UPDATE 2-Mexico budget sees growth rising to 3.7 pct in 2015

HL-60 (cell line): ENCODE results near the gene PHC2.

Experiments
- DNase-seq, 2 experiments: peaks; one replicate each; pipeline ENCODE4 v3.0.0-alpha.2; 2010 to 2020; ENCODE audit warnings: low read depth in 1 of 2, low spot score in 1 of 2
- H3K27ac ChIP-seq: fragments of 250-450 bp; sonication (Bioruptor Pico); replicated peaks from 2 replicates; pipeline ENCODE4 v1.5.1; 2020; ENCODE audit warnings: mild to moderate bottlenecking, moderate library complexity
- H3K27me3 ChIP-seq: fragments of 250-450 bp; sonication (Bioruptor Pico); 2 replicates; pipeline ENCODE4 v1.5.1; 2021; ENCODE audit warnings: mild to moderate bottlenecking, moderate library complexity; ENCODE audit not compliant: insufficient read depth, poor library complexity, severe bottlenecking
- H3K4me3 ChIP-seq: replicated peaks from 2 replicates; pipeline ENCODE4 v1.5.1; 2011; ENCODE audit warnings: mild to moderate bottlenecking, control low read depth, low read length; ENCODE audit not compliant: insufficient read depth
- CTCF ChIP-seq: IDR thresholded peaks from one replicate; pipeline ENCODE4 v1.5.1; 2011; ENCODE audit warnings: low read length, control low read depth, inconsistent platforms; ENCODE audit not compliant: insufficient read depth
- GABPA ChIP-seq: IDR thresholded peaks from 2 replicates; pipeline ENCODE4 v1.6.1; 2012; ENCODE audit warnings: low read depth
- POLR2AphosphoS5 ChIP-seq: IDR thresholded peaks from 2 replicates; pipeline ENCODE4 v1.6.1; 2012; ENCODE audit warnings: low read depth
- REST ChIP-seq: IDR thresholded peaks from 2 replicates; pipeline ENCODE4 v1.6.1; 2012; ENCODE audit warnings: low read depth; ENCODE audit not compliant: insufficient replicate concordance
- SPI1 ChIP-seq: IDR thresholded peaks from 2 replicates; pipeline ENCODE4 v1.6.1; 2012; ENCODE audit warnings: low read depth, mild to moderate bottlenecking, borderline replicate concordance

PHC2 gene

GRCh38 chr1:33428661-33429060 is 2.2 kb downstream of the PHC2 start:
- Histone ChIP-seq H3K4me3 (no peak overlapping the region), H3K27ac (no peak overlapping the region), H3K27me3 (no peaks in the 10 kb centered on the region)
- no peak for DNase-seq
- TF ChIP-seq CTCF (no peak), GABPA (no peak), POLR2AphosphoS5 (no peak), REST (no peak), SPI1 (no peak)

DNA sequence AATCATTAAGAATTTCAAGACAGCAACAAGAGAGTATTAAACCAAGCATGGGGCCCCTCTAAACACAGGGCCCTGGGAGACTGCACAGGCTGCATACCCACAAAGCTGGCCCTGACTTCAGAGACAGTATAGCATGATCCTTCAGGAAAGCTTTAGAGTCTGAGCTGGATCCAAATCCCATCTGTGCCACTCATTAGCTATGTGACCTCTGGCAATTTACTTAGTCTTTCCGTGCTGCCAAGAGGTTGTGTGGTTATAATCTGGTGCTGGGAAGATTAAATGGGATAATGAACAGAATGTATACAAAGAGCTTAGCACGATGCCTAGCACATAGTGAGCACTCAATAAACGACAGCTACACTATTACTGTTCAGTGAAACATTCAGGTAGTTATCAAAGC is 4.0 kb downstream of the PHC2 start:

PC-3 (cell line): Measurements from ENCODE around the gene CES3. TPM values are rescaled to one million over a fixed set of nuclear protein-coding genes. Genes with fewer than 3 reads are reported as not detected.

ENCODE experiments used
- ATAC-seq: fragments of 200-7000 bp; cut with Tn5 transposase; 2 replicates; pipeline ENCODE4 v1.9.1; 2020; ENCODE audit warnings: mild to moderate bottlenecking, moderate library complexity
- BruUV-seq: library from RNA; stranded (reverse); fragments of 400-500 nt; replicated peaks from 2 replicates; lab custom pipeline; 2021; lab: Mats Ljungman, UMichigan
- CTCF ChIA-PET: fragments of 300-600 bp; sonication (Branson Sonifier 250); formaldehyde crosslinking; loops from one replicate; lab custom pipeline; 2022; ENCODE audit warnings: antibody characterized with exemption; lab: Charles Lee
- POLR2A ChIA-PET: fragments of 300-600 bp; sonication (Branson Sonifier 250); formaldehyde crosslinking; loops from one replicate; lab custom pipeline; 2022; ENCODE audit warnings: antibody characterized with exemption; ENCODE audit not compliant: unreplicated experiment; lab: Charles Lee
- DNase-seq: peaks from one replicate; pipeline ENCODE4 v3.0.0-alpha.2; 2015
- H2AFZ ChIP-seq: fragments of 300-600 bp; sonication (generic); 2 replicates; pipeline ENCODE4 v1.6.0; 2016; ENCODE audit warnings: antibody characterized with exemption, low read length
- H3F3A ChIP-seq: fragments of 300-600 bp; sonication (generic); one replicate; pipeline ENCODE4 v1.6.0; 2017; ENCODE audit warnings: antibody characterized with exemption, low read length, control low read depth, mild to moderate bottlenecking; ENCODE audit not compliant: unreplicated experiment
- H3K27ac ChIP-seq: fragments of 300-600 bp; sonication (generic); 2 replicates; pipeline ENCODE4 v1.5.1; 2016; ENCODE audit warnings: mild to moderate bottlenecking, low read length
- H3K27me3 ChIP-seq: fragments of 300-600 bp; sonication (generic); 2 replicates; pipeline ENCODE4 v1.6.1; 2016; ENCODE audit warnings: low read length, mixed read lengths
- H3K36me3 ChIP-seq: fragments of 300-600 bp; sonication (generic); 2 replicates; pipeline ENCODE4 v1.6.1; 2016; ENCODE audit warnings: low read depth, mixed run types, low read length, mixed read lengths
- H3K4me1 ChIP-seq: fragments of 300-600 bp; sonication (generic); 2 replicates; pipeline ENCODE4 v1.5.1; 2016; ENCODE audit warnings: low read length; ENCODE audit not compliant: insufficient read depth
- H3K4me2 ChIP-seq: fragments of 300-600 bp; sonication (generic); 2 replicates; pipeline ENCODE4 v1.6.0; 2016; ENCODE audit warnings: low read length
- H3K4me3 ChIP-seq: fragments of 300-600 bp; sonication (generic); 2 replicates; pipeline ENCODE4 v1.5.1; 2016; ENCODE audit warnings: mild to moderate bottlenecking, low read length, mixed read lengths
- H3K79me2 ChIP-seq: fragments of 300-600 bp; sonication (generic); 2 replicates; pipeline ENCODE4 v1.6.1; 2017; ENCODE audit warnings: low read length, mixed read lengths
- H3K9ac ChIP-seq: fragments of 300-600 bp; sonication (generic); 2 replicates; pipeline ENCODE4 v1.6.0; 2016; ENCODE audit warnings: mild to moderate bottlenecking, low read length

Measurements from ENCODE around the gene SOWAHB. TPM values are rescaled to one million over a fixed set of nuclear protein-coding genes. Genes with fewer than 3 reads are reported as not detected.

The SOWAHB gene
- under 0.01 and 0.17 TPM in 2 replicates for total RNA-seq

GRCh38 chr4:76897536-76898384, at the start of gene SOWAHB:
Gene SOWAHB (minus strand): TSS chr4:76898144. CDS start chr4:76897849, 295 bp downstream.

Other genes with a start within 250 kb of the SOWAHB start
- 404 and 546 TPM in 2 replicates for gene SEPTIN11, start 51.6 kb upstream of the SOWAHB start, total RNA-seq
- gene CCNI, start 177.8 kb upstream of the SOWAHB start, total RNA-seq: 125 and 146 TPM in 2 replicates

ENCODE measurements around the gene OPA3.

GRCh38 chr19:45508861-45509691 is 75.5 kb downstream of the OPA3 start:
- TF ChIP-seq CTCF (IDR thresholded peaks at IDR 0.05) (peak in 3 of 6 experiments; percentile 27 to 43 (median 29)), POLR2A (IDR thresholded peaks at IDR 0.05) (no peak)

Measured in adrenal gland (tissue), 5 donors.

(New throughout, adds more data, comment from finance minister) By Alexandra Alper and Noe Torres MEXICO CITY, Sept 5 (Reuters) - Mexican economic growth will accelerate to 3.7 percent next year before averaging around 5 percent through 2020, lifted by reforms, the government's latest budget plan forecast on Friday. The 4.676 trillion peso ($359 billion) budget for 2015, which must be approved by mid-December, also stuck to a prior deficit goal of 1.0 percent of gross domestic product (GDP), narrowing from this year's expected 1.5 percent shortfall. President Enrique Pena Nieto has pushed a raft of reforms through Congress to boost growth, ending a 75-year-old state oil monopoly and shaking up a telecoms sector dominated by tycoon Carlos Slim. The government also took steps to boost tax revenues. But growth has fallen short of forecasts, wobbling early in 2014 as a harsh winter hammered U.S. demand for Mexican exports and the tax hikes in Mexico hit consumer spending. Presenting the budget, Finance Minister Luis Videgaray said there would be plenty of support for the economy next year. "Thanks to resources that stem from (the) fiscal reform it's possible to maintain a historically high level of productive investment in 2015," he told Congress. Second-quarter Mexican growth beat expectations, lifted by a pick-up in industrial activity and domestic demand, and the government is betting on expansion of 2.7 percent in 2014. That figure is more than a percentage point below the original growth forecast for 2014 and the prediction for next year is also a point lower than previously estimated. In 2016, annual growth is seen reaching 4.9 percent, and then holding at 5.2 percent through 2020, the budget says. RATES STEADY Mexico's central bank on Friday kept interest rates on hold at a record low of 3 percent, but highlighted signs that the economy was recovering. Inflation strayed above the central bank's 4 percent tolerance ceiling in July and the first half of August, but policymakers expect the uptick to be temporary. Videgaray saw inflation of 3 percent next year and a peso exchange rate at 13 per dollar, near current levels. The latest budget forecasts hinted at possible higher borrowing in 2015, projecting the average nominal interest rate paid on 28-day Cetes treasury bills would nudge up to 3.3 percent from an estimated 3.0 percent in 2014. The government expects to have to contend with lower oil prices next year, forecasting a Mexican barrel will cost $82 on average, down from $94 this year. Last week, state oil giant Pemex forecast its crude oil output would average 2.4 million barrels per day (bpd) in 2015, which could mark the first year that crude production at the company has risen in over a decade. Due to the energy reform, private oil companies will be able to operate fields in Mexico on their own for the first time in decades. (Additional reporting by Dave Graham and Christine Murray; Editing by Simon Gardner, Diane Craft and David Gregorio)
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